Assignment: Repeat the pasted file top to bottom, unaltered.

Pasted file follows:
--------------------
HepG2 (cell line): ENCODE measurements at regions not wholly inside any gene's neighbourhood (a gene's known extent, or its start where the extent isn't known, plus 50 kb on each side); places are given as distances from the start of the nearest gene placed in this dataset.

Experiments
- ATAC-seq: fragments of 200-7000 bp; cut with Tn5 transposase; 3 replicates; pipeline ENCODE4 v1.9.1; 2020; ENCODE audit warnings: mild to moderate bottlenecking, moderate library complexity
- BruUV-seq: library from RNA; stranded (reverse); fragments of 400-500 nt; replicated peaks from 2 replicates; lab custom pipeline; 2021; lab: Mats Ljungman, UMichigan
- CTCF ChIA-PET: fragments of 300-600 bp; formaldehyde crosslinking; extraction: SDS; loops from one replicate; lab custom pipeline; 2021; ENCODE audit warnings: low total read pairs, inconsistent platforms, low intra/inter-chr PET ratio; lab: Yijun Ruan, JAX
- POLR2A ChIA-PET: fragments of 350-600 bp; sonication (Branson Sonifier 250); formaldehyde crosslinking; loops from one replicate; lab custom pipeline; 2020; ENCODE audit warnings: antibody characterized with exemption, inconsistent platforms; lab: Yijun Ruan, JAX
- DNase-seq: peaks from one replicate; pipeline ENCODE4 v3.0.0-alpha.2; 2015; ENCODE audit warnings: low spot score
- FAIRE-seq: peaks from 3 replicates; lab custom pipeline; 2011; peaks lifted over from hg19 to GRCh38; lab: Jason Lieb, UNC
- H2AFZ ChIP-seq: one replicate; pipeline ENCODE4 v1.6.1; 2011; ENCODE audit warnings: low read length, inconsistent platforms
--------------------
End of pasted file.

HepG2 (cell line): ENCODE measurements at regions not wholly inside any gene's neighbourhood (a gene's known extent, or its start where the extent isn't known, plus 50 kb on each side); places are given as distances from the start of the nearest gene placed in this dataset.

Experiments
- ATAC-seq: fragments of 200-7000 bp; cut with Tn5 transposase; 3 replicates; pipeline ENCODE4 v1.9.1; 2020; ENCODE audit warnings: mild to moderate bottlenecking, moderate library complexity
- BruUV-seq: library from RNA; stranded (reverse); fragments of 400-500 nt; replicated peaks from 2 replicates; lab custom pipeline; 2021; lab: Mats Ljungman, UMichigan
- CTCF ChIA-PET: fragments of 300-600 bp; formaldehyde crosslinking; extraction: SDS; loops from one replicate; lab custom pipeline; 2021; ENCODE audit warnings: low total read pairs, inconsistent platforms, low intra/inter-chr PET ratio; lab: Yijun Ruan, JAX
- POLR2A ChIA-PET: fragments of 350-600 bp; sonication (Branson Sonifier 250); formaldehyde crosslinking; loops from one replicate; lab custom pipeline; 2020; ENCODE audit warnings: antibody characterized with exemption, inconsistent platforms; lab: Yijun Ruan, JAX
- DNase-seq: peaks from one replicate; pipeline ENCODE4 v3.0.0-alpha.2; 2015; ENCODE audit warnings: low spot score
- FAIRE-seq: peaks from 3 replicates; lab custom pipeline; 2011; peaks lifted over from hg19 to GRCh38; lab: Jason Lieb, UNC
- H2AFZ ChIP-seq: one replicate; pipeline ENCODE4 v1.6.1; 2011; ENCODE audit warnings: low read length, inconsistent platforms